Dead Confederates, A Civil War Era Blog

Friday Night Concert: “The Brooklyn, Sloop-of-War”

Posted in Memory by Andy Hall on May 16, 2014


One of the reasons I enjoy this album is because four of the thirteen songs on it are explicitly about events that happened in the Gulf of Mexico. The four songs are “The Fight of the Hatteras and Alabama,” “Farragut’s Ball,” “The Florida‘s Cruise,” and this one, “The Brooklyn, Sloop-of-War.” Four out of thirteen may not seem like a lot, but it’s more attention than the Gulf gets most of the time when talking about the naval side of the Civil War.

This particular song deals with Farragut’s passage of the forts below New Orleans in April 1862, but Brooklyn gave long service with the West Gulf Blockading Squadron during the war. She was the division flagship stationed off Galveston for a time, and in August 1864 led the Federal fleet when Farragut forced the entrance to Mobile Bay, ending Mobile’s time as a blockade-running port.



7 Responses

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  1. Foxessa said, on May 18, 2014 at 11:40 am

    According to T.J. Stiles in his biography of Cornelius Vanderbilt, The First Tycoon, the Commodore had more than a share in organizing the federal navy fleet for the Gulf waters between Central America, Galveston and New Orleans — to protect the gold deliveries to NYC from the California gold fields.

    Love, C.

    • Andy Hall said, on May 19, 2014 at 11:07 am

      Vanderbilt and other magnates generally found a way to adjust to the circumstances of the war and find other means of building their empires. The threat to the gold ships was not entirely theoretical, either. In early 1865 the runner ACADIA carried a group of men from Canada to Mexico, who were alleged to be Confederate operatives who were going to go overland to California with the intent of seizing one of the steamers carrying gold on the Pacific coast. Seems improbable they could have pulled it off, even had the war gone on longer, but (at a minimum) they seem to have convinced enough people that they could that they were able to get the financial and logistical backing to make the attempt.

      (That would actually be a good plot for a novel.)

  2. Foxessa said, on May 20, 2014 at 11:25 am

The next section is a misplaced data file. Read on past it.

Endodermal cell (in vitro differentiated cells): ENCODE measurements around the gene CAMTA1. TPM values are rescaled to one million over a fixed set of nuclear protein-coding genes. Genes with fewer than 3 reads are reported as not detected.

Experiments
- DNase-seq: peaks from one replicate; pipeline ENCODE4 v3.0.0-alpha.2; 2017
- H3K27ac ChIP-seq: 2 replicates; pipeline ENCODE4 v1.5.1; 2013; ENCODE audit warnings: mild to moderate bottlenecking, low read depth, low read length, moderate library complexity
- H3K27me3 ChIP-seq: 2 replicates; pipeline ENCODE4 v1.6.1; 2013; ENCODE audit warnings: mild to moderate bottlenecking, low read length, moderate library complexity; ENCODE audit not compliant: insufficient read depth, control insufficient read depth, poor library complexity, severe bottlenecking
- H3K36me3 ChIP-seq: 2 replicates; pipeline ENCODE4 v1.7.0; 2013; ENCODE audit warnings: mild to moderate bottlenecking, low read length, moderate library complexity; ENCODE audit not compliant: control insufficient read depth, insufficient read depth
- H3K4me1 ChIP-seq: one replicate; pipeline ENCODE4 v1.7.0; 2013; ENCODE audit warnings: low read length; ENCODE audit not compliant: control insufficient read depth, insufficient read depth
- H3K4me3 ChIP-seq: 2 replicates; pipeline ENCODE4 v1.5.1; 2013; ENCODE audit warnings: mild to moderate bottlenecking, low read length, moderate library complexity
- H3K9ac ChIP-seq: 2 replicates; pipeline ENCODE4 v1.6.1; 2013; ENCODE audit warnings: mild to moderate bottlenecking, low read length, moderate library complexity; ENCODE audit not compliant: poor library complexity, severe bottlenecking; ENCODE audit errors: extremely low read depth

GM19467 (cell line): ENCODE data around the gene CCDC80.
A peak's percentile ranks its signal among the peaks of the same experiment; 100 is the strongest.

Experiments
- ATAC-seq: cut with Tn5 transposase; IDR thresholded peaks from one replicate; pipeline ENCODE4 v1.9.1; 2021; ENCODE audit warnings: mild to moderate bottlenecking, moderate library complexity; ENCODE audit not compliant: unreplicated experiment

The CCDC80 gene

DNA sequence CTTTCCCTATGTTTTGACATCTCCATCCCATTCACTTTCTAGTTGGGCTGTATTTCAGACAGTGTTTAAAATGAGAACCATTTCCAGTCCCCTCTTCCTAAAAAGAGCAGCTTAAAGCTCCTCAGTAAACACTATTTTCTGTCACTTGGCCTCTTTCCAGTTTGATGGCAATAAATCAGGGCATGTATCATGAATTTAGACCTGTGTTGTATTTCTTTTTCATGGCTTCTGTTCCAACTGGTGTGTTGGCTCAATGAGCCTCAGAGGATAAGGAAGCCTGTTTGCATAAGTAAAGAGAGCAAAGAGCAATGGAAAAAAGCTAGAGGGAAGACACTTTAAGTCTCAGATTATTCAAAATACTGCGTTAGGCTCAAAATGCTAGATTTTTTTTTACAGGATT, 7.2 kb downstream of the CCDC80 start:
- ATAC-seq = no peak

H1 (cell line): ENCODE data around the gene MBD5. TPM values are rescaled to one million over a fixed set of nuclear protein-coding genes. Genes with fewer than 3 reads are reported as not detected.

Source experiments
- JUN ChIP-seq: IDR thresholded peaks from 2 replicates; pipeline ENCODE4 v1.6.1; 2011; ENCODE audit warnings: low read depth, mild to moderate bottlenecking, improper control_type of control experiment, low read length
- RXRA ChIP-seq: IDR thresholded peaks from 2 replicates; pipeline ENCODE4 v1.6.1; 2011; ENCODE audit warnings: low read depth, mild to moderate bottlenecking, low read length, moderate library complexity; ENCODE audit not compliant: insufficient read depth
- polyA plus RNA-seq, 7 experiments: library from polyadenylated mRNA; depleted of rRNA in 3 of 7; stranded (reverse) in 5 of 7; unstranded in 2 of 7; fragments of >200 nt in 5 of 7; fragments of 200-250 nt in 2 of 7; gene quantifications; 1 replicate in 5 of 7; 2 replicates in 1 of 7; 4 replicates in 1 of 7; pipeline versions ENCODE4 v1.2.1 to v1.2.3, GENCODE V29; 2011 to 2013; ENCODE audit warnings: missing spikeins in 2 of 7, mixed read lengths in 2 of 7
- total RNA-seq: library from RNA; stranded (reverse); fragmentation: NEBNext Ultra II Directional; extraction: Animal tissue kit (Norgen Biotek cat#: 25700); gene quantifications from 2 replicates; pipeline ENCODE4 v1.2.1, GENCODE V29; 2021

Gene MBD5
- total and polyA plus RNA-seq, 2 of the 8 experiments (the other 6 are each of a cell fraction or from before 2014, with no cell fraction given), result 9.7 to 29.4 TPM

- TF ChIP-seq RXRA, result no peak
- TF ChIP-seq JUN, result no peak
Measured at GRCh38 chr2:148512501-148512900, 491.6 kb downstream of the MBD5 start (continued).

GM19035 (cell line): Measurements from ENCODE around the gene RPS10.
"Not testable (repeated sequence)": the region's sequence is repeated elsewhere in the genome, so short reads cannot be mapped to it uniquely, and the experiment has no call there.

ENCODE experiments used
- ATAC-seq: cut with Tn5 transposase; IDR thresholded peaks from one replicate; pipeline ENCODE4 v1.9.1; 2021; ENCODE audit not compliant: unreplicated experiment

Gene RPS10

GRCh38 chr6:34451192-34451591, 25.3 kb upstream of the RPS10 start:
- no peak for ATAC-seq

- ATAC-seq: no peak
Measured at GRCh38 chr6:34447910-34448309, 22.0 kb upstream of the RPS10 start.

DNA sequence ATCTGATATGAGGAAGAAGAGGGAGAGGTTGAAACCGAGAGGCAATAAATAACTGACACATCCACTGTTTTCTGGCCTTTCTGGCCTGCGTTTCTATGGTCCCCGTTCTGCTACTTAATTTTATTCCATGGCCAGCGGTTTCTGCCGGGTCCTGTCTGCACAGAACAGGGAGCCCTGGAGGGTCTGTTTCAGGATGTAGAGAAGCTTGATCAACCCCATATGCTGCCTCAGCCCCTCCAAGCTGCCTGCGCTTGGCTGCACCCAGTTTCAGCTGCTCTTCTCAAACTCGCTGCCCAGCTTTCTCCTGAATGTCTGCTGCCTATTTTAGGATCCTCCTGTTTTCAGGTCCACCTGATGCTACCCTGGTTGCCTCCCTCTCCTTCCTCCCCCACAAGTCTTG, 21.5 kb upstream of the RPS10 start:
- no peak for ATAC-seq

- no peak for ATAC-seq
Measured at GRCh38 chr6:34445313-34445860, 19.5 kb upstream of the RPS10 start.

Among Vanderbilt’s contributions to the war effort was donating the ship that became the USS Monitor — become an ironclad via his advice on how to do it.

    Though he did marry an unreconstructed rebel as his second wife, and was very proud of her rebel-ness. For him, as with all his ilks, politics had no more a place in business than did friendship.

    But then, T Roosevelt’s mother was an unreconstructed rebel too, even while the war was going on. Little Teddy helped his mom and grandmom secretly put together aid and assistance packages fro the confederate army (and relatives) behind his daddy’s back — who was out there, thanks to a paid army substitute — managing collection of material and supply for the federal army.

    Confederate carpetbaggers are among my ongoing fascinations.

    Love, C.

  3. Craig L said, on May 21, 2014 at 3:32 pm

    Wasn’t Doug MacArthur’s mom a Georgia peach from Atlanta?

  4. Craig L said, on May 21, 2014 at 4:28 pm

    Just read the obituary of my high school civics and economics teacher from my senior year in high school, my only year of high school in Texas. She died in January this year after sixty years of running that school with an iron fist. I learned the first day of class that you did not question her wisdom, judgment or authority. My younger sister’s English teacher there was a German-Texan from the Hill Country. Nobody else in the school was willing to tangle with Miss K. He was a terrific teacher. She ran him off a few years later. He eventually married one of my classmates, a great granddaughter of the town’s founder. Galveston County. What a place. They didn’t teach much history there because it would tend to rattle before it bit.

  5. H. E. Parmer said, on May 22, 2014 at 12:45 am

    … in August 1864 led the Federal fleet when Farragut forced the entrance to Mobile Bay

    At first, anyway. Of course, if I’d just seen the monitor to starboard of me get its bottom blown out and go down with almost every hand in less than a minute, I might have been a bit hesitant about leading the squadron into a minefield, too. No one can say Alden and his crew didn’t acquit themselves well, once they broke into the bay.

    The Brooklyn — and her sisters — must have been quite an unusual sight, for people living on the lower Mississippi.

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